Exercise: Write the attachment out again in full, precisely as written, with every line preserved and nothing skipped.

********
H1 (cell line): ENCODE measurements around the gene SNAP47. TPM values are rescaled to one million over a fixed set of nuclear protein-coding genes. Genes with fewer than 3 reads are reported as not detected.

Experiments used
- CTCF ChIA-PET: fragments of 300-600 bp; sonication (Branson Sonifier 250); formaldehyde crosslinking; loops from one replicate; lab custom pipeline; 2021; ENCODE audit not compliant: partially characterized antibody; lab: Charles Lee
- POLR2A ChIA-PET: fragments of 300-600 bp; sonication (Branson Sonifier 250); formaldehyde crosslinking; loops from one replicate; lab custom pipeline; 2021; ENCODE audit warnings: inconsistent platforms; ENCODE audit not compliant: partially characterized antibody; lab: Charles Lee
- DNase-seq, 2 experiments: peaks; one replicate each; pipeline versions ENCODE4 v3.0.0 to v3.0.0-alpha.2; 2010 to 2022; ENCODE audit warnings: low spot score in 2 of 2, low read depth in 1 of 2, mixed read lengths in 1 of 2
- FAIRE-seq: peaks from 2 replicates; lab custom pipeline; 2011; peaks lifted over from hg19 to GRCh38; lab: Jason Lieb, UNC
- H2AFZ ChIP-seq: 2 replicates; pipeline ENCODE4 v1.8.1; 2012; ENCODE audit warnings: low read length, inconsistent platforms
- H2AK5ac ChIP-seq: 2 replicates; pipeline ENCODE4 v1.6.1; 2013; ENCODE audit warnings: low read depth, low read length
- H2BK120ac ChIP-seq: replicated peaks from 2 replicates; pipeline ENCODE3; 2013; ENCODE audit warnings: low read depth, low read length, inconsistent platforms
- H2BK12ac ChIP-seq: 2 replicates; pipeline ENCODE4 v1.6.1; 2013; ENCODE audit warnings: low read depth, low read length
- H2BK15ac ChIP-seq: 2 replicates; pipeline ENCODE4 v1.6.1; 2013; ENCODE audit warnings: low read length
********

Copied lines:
H1 (cell line): ENCODE measurements around the gene SNAP47. TPM values are rescaled to one million over a fixed set of nuclear protein-coding genes. Genes with fewer than 3 reads are reported as not detected.

Experiments used
- CTCF ChIA-PET: fragments of 300-600 bp; sonication (Branson Sonifier 250); formaldehyde crosslinking; loops from one replicate; lab custom pipeline; 2021; ENCODE audit not compliant: partially characterized antibody; lab: Charles Lee
- POLR2A ChIA-PET: fragments of 300-600 bp; sonication (Branson Sonifier 250); formaldehyde crosslinking; loops from one replicate; lab custom pipeline; 2021; ENCODE audit warnings: inconsistent platforms; ENCODE audit not compliant: partially characterized antibody; lab: Charles Lee
- DNase-seq, 2 experiments: peaks; one replicate each; pipeline versions ENCODE4 v3.0.0 to v3.0.0-alpha.2; 2010 to 2022; ENCODE audit warnings: low spot score in 2 of 2, low read depth in 1 of 2, mixed read lengths in 1 of 2
- FAIRE-seq: peaks from 2 replicates; lab custom pipeline; 2011; peaks lifted over from hg19 to GRCh38; lab: Jason Lieb, UNC
- H2AFZ ChIP-seq: 2 replicates; pipeline ENCODE4 v1.8.1; 2012; ENCODE audit warnings: low read length, inconsistent platforms
- H2AK5ac ChIP-seq: 2 replicates; pipeline ENCODE4 v1.6.1; 2013; ENCODE audit warnings: low read depth, low read length
- H2BK120ac ChIP-seq: replicated peaks from 2 replicates; pipeline ENCODE3; 2013; ENCODE audit warnings: low read depth, low read length, inconsistent platforms
- H2BK12ac ChIP-seq: 2 replicates; pipeline ENCODE4 v1.6.1; 2013; ENCODE audit warnings: low read depth, low read length
- H2BK15ac ChIP-seq: 2 replicates; pipeline ENCODE4 v1.6.1; 2013; ENCODE audit warnings: low read length